Renewable energy has a vital role to play in the Southeast’s energy sector as a means to satisfy high per-capita electricity consumption, provide an alternative to imported coal, meet the demands of a growing population, and revitalize aging energy infrastructure. However, Southeastern states have often been reluctant to create market signals attractive to renewable energy developers and investors – including appropriate incentives and government initiatives – despite having suitable renewable energy resources.
On Friday, January 10th, the American Council On Renewable Energy announced that it had chosen a familiar face as its permanent President and CEO: Michael Brower. Michael had spent several months beforehand as ACORE’s Interim President and CEO. At the beginning of his tenure, he sat down with me to answer a few questions. Enjoy!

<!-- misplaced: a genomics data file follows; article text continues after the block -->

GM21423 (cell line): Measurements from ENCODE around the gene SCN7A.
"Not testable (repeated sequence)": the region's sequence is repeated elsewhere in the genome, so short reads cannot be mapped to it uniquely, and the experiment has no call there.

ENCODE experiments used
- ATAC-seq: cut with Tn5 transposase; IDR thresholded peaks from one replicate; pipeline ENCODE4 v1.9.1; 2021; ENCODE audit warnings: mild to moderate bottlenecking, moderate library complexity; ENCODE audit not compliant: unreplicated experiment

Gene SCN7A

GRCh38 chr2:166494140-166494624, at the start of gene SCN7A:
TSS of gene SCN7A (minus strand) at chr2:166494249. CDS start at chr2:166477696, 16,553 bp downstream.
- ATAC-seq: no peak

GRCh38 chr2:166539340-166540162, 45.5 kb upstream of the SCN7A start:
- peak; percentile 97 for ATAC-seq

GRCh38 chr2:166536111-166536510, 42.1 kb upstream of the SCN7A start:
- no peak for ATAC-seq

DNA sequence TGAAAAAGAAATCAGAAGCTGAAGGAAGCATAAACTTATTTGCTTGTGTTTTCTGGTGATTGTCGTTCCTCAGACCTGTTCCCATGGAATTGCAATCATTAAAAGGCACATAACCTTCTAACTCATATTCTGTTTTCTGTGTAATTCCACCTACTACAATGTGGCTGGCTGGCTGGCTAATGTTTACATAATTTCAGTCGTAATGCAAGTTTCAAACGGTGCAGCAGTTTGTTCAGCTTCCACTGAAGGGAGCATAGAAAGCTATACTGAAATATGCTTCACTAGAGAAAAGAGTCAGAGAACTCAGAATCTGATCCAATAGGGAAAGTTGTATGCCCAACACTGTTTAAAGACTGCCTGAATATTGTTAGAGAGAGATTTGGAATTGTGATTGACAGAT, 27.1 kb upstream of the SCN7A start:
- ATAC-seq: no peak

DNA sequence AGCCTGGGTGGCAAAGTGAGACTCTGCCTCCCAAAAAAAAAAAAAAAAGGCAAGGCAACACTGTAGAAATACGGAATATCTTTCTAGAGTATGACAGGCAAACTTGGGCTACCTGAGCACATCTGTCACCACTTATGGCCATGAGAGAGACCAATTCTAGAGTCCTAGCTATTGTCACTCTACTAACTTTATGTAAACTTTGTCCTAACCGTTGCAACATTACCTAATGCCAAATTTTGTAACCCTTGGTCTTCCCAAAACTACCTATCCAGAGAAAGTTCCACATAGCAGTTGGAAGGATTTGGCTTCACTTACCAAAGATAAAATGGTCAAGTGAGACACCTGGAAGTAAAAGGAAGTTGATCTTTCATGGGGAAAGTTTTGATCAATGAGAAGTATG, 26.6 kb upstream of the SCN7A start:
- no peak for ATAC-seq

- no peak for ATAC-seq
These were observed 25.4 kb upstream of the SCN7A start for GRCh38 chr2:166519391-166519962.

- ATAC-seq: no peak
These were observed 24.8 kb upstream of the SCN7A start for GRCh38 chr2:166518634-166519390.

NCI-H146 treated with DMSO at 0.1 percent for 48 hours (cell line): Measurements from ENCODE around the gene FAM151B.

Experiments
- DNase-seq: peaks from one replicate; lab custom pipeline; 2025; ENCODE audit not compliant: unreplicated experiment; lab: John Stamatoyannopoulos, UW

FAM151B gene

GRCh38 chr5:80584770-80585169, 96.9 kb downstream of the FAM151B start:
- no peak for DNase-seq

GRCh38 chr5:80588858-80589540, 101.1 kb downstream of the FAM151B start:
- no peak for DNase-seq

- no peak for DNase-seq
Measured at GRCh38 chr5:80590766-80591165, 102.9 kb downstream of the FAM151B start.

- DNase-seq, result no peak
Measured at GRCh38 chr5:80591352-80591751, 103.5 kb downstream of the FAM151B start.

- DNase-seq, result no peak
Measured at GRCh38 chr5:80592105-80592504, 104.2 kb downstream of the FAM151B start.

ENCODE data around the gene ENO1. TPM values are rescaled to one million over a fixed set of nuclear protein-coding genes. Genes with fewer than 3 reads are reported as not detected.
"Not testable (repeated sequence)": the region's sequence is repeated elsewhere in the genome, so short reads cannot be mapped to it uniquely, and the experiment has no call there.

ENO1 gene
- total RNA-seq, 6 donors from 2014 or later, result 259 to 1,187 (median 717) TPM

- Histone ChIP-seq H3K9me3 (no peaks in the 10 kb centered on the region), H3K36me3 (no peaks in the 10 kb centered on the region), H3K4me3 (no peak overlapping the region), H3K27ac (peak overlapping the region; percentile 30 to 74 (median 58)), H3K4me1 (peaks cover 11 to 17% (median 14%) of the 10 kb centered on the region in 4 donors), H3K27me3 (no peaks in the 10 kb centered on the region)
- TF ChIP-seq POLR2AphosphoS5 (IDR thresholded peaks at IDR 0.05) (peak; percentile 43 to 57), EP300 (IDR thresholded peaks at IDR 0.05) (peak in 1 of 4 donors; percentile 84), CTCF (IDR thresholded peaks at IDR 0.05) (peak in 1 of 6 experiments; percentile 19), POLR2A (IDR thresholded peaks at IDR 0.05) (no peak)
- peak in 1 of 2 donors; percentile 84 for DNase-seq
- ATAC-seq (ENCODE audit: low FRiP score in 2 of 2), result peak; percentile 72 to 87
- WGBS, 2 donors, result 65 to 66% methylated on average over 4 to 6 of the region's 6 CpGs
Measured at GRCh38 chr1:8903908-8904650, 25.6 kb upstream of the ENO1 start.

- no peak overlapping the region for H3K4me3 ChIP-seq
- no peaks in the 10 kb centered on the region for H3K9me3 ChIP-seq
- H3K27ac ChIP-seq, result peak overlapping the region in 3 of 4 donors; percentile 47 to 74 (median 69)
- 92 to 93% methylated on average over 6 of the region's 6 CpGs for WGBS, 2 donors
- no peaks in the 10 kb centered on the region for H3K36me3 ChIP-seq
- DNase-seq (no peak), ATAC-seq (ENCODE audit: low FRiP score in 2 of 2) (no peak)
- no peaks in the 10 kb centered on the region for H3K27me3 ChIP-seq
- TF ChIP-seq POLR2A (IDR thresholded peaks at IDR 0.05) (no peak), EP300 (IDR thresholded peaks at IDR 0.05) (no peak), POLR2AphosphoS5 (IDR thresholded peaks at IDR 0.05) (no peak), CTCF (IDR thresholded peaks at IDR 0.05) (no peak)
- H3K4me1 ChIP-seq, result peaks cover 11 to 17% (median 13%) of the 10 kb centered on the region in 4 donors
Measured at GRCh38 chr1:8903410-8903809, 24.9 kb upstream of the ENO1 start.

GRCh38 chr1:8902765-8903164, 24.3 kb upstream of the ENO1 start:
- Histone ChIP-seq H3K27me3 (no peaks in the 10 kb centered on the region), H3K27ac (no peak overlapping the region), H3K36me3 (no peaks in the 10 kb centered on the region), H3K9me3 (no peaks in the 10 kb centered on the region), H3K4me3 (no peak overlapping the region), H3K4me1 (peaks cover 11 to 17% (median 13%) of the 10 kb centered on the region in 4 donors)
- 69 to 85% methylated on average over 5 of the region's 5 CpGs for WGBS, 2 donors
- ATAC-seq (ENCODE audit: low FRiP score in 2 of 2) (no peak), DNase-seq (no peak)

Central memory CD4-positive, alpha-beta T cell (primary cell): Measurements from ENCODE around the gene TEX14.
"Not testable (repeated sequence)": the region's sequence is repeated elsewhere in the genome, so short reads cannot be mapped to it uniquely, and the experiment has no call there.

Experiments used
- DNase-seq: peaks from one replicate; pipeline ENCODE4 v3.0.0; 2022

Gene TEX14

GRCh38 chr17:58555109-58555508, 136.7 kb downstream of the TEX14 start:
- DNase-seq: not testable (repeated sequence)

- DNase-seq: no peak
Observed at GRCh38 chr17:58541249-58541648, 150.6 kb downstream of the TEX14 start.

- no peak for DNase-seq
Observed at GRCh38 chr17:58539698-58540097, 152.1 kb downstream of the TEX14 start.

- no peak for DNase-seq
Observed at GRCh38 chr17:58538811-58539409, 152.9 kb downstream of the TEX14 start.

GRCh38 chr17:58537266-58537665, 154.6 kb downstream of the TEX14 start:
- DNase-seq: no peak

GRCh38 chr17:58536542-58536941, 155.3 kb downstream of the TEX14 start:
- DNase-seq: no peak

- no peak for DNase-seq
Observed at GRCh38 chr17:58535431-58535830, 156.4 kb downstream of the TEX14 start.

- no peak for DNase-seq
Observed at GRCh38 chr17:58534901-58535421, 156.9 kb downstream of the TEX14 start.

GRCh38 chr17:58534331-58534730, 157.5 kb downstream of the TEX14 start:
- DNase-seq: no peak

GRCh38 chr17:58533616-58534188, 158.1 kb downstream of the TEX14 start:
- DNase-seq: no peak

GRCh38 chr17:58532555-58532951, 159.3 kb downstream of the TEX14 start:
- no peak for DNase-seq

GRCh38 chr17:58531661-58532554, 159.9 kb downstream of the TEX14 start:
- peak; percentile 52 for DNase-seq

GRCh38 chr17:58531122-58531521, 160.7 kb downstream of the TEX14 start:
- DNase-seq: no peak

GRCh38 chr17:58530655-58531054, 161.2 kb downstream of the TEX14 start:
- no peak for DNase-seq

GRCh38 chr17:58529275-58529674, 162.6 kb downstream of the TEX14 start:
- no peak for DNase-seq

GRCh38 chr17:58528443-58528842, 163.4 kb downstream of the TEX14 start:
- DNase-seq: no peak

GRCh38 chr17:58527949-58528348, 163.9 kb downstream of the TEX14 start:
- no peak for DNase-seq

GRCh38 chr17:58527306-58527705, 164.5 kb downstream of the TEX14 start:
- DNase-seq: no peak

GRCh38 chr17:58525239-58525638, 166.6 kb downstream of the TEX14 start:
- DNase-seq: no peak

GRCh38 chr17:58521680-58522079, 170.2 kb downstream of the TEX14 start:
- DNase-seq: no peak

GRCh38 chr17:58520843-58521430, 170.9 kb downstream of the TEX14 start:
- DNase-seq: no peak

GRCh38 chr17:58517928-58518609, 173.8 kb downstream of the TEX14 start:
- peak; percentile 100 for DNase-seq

A recent RenewablesBiz piece, “Why roof-top solar panels really don't make sense” makes a puzzling argument at best. The combination of fuzzy logic and conflating arguments on everything from roof angle to net-metering “magic” leaves all but the most uninformed solar observer baffled. Simply put, rooftop solar makes a ton of sense--when you look at the facts.
In December ACORE released its new report titled “Renewable Energy In the 50 States: Northeast Region.” The report provides a detailed market and policy overview of states located in the Northeast region of the United States. During that time, I had the opportunity to talk about renewable energy in the Northeast with five ACORE members including Bob Cleaves, President and CEO of Portland, Maine-based Biomass Power Association.